We don’t know what Schaaf said to Bridges during breakfast. But thanks to the Sierra Club, we know just what she had to say to Tagami. In an email written immediately after hearing Bridges, Schaaf started with the subject line “stop all mention of coal now.” Then she wrote:
I was extremely disappointed to once again hear Jerry Bridges mention the possibility of shipping coal into Oakland at the Oakland Dialogue breakfast. Stop it immediately. You have been awarded the privilege and opportunity of a lifetime to develop this unique piece of land. You must respect the owner and public’s decree that we will not have coal shipped through our city. I cannot believe this restriction will ruin the viability of your project. Please declare definitively that you will respect the policy of the City of Oakland and you will not allow coal to come through Oakland. If you don’t do that soon, we will all have to expend time and energy in a public battle that no one needs and will distract us all from the important work at hand of moving Oakland towards a brighter future.
Schaaf was not addressing a stranger. Tagami is an Oakland native who endorsed Schaaf’s mayoral run last year. He has also become a larger-than-life figure in the city by leading a couple of the downtown area’s signature redevelopment projects: the Rotunda Building, the landmark building that his California Capital and Investment group owns and manages, and the Fox Oakland theater. He has also served on the city’s Planning Commission and on the Port of Oakland board of directors.
In a letter on May 13, Tagami told Schaaf that for the new cargo terminal to be financially viable, it “needs to handle whatever legal bulk goods the potential customer may need to pass through the facility.” What’s more, Tagami said, the city’s earlier approvals have essentially given him permission to go ahead as he sees fit.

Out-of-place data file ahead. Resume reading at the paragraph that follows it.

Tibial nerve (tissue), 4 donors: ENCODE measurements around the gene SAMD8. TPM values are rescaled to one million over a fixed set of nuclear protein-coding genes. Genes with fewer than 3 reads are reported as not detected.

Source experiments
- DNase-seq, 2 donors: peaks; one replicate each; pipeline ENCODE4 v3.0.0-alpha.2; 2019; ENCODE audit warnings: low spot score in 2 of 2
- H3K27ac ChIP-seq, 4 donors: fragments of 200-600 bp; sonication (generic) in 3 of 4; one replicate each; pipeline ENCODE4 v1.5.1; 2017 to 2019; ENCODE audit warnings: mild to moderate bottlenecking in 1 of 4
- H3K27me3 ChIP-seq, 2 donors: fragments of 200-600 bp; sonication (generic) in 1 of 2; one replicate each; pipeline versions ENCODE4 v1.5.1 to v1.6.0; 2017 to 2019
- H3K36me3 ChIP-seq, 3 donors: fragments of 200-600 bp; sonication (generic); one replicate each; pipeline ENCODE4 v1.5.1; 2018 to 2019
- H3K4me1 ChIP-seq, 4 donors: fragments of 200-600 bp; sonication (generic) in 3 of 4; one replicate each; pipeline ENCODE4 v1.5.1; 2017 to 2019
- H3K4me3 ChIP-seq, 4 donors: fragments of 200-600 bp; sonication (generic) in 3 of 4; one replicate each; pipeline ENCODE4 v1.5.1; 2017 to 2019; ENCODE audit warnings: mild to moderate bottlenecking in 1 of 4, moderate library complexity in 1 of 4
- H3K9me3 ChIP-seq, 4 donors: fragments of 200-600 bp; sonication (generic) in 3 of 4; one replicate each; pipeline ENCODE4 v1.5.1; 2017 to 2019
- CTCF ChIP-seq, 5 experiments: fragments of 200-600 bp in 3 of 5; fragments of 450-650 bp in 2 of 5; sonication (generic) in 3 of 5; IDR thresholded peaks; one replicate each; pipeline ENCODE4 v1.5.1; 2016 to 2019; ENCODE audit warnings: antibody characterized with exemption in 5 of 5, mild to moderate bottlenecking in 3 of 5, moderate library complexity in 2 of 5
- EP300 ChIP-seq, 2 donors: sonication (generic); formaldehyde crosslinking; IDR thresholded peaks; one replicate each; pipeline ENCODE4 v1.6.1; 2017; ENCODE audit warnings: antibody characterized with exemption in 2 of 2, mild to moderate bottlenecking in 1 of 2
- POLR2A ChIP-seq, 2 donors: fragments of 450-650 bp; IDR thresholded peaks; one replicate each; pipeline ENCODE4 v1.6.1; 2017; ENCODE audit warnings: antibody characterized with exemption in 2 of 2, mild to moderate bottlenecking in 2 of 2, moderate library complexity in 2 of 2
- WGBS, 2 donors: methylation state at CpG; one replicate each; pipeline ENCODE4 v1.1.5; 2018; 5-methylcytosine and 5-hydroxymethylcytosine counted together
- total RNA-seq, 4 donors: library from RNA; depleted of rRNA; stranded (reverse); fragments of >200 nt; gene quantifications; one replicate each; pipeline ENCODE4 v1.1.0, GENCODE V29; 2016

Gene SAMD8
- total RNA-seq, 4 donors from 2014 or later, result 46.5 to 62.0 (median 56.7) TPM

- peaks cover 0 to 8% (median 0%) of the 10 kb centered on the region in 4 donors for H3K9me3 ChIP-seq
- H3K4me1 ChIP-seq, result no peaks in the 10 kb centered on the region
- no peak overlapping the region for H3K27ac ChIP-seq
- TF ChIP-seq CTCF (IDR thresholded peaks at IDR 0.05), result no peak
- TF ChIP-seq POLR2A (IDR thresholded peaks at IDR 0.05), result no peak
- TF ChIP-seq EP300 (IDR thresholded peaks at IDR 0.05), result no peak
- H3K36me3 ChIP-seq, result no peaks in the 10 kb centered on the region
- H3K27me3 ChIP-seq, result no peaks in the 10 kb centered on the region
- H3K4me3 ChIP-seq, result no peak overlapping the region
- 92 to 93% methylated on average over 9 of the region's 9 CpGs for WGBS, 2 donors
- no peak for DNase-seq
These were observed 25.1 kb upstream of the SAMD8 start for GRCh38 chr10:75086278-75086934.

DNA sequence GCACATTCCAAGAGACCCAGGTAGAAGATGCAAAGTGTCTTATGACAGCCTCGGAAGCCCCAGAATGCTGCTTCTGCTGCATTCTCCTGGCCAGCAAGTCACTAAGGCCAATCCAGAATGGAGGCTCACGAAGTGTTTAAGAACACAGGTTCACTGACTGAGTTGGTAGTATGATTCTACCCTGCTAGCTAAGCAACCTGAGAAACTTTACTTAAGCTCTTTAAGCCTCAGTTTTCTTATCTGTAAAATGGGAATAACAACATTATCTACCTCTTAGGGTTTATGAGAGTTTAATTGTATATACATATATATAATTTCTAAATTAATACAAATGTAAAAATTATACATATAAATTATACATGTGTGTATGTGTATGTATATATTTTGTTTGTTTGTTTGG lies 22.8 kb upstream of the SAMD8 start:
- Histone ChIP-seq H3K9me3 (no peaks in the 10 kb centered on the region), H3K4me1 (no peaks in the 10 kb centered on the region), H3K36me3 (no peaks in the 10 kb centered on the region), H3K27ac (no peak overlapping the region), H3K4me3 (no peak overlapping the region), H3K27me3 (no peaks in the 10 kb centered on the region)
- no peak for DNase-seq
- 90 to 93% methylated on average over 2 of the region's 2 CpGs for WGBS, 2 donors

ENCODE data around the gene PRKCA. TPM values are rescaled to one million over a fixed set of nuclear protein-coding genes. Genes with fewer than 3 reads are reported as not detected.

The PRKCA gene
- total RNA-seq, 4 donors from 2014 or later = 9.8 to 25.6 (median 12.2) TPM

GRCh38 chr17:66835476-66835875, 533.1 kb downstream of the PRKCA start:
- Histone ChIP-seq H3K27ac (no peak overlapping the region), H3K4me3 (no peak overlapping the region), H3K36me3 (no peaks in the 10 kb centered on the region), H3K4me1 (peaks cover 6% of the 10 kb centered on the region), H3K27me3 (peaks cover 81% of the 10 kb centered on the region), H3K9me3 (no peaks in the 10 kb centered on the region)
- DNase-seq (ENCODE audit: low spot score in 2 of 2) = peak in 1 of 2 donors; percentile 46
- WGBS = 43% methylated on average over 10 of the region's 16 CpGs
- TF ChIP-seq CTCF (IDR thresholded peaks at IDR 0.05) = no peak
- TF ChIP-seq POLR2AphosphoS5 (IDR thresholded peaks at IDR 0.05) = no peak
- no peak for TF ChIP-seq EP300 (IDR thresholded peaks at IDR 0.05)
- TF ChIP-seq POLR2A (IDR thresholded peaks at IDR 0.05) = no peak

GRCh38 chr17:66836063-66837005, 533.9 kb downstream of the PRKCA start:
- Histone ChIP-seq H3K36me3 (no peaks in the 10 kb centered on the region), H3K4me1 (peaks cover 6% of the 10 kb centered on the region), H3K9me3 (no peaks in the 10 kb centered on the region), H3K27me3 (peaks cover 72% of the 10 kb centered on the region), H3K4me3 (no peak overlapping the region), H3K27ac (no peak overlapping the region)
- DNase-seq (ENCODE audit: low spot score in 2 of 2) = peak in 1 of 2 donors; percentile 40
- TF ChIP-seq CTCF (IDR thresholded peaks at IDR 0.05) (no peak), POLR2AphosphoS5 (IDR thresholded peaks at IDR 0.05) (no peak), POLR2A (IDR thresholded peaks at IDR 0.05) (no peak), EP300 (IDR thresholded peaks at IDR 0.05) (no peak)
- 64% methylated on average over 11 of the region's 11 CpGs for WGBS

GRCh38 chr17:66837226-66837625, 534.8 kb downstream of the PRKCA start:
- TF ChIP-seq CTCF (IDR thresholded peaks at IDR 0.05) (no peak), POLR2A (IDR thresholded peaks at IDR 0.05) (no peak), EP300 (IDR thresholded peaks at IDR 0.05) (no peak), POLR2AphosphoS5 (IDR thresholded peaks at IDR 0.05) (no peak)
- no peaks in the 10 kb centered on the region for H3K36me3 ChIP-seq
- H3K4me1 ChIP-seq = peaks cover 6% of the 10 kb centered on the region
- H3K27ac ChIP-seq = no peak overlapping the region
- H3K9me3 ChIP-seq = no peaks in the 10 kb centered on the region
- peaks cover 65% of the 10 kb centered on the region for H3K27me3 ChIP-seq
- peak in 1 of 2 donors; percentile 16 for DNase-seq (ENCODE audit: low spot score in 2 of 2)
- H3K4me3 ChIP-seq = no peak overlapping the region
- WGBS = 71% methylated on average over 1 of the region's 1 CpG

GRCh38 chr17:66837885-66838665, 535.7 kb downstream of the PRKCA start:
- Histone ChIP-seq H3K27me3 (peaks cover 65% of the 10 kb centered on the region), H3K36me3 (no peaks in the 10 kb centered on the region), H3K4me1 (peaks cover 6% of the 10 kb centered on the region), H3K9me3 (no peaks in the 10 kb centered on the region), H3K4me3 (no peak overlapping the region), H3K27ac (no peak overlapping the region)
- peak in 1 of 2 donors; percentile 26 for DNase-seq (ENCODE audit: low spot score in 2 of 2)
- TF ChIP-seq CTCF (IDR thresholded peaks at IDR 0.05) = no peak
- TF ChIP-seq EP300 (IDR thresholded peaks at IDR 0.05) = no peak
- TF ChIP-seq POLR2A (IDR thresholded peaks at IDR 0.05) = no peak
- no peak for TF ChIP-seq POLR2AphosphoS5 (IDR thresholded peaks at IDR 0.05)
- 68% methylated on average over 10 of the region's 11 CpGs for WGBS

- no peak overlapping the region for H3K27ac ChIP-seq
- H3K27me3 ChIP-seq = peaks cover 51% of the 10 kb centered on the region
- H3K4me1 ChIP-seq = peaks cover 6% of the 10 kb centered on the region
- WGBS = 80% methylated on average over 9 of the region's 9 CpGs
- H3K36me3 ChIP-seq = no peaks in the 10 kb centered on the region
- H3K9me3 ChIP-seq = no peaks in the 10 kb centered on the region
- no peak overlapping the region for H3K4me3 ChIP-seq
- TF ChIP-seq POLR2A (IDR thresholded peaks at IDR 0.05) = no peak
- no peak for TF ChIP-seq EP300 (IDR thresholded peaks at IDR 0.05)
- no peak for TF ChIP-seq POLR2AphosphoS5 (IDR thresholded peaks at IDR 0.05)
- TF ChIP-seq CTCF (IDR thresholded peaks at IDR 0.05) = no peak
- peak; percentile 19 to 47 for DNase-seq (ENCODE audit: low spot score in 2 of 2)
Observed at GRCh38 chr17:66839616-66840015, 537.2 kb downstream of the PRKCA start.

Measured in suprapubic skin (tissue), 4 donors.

Tagami urged the city — especially Schaaf and members of the City Council — to “keep its proverbial powder dry for the moment” and refrain from making “any irretrievable public statements or actions” until discussions had taken place.
Nearly two months later, the matter appears to be unresolved, and now, neither Schaaf nor Tagami have much to say about the dispute publicly.
In a statement last week, Tagami said no commitment has been made yet to ship “any particular commodity” — presumably including Utah coal — through the new bulk cargo facility. But he repeated his earlier insistence that developing the bulk facility as he wants to is necessary “to ensure the viability of the entire revitalization plan for Oakland’s working waterfront.”
In her own written statement, Schaaf would only say, “I am working with our business partners on the redevelopment of the former Oakland Army Base to find a mutually acceptable way to move forward that respects our city policy and honors Oaklanders’ commitment to protecting our environment and the health and safety of this community.”
That’s not enough for the local chapter of the Sierra Club, which wants the issued aired publicly.
Jess Dervin-Ackerman, the group’s conservation program manager, says not only are port developers “doing something that clearly Oakland doesn’t want, but they’re also doing it very sneakily, where there’s no opportunity for the public to weigh in.”
She says the city will lose its leverage to stop coal shipments through the new port once the terminal operator signs a deal with the Utah counties that would like to ship coal through the new facility.
West Oakland Councilwoman Lynette Gibson McElhaney has planned to bring a resolution to the City Council “to consider the health and safety impacts of a possible deal to bring thousands of coal-filled rail cars from Utah to be shipped out of the Port of Oakland.”
But nothing’s on the schedule yet.
The Sierra Club and supporters plan to protest outside City Hall on July 21 at the City Council’s last meeting before its summer recess.